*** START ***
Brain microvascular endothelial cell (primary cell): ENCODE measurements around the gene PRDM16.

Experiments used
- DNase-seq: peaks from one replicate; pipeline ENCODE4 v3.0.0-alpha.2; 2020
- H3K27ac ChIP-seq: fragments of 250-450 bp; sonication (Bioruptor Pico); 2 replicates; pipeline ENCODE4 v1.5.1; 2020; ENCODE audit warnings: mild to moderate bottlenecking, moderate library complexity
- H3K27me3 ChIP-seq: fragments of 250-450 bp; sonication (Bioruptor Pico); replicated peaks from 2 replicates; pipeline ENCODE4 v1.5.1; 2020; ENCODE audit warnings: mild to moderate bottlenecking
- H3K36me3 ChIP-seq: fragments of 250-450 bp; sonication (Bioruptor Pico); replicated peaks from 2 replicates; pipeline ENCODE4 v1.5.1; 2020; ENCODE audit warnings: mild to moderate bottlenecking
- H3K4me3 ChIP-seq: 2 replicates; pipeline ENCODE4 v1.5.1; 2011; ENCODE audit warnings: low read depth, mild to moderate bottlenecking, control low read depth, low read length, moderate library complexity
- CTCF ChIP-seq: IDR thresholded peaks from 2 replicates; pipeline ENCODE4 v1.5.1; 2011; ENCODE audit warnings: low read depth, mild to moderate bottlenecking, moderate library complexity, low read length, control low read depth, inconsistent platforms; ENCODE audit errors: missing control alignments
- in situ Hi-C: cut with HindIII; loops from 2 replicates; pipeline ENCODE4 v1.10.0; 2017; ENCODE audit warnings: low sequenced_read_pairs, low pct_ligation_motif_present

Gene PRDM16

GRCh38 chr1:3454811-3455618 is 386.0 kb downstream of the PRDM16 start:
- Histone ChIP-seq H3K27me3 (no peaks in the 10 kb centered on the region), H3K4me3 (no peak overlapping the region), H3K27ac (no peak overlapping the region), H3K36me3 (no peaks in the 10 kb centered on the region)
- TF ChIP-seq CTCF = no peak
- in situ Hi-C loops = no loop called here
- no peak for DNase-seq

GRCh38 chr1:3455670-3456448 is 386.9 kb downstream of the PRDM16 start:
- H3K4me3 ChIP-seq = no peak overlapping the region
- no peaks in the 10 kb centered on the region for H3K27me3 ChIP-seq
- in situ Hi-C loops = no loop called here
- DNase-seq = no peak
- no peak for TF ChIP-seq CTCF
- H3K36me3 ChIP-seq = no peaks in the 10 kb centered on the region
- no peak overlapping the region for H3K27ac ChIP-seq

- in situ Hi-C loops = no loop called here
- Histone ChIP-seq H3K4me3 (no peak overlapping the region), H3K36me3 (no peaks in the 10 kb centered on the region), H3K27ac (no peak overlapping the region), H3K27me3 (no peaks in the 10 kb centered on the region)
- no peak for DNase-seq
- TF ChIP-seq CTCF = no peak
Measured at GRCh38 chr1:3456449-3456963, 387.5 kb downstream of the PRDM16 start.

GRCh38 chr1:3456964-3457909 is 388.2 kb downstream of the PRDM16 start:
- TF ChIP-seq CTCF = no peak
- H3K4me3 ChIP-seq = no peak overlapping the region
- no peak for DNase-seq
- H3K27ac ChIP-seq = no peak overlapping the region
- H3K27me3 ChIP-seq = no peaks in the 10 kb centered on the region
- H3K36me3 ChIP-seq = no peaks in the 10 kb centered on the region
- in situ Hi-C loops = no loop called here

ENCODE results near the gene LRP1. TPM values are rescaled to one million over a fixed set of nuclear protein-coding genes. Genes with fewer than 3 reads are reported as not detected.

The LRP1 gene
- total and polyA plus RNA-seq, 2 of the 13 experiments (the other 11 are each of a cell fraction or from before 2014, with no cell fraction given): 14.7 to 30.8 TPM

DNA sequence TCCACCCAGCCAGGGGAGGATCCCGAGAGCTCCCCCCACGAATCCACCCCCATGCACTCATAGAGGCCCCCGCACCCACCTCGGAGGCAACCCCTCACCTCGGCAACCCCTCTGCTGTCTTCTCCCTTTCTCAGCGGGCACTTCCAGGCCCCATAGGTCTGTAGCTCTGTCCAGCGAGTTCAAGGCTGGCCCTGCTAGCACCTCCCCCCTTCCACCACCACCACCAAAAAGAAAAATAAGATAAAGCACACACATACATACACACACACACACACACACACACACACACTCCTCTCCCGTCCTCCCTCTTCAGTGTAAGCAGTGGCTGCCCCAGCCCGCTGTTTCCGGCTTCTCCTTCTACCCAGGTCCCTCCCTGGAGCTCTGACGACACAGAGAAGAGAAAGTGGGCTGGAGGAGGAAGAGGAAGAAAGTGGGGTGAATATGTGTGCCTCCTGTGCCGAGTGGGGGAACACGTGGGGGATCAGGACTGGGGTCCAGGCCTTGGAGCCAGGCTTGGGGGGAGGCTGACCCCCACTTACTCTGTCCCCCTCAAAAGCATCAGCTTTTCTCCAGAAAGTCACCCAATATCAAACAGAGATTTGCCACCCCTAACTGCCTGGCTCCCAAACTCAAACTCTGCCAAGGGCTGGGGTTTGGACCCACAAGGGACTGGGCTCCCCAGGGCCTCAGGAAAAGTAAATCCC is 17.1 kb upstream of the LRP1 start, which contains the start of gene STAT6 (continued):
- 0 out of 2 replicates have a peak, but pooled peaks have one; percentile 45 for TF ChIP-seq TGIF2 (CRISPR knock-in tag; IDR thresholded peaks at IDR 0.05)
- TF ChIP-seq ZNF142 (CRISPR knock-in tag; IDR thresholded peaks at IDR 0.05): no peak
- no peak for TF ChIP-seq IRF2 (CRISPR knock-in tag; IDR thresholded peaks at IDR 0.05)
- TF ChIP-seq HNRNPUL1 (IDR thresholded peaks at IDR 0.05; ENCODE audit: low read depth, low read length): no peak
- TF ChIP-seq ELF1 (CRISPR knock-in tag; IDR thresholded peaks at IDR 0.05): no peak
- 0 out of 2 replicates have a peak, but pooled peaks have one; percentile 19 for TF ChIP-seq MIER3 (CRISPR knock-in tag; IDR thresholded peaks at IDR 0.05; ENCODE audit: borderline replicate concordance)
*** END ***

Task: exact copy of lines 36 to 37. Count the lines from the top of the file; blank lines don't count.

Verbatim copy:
- in situ Hi-C loops = no loop called here

ENCODE results near the gene LRP1. TPM values are rescaled to one million over a fixed set of nuclear protein-coding genes. Genes with fewer than 3 reads are reported as not detected.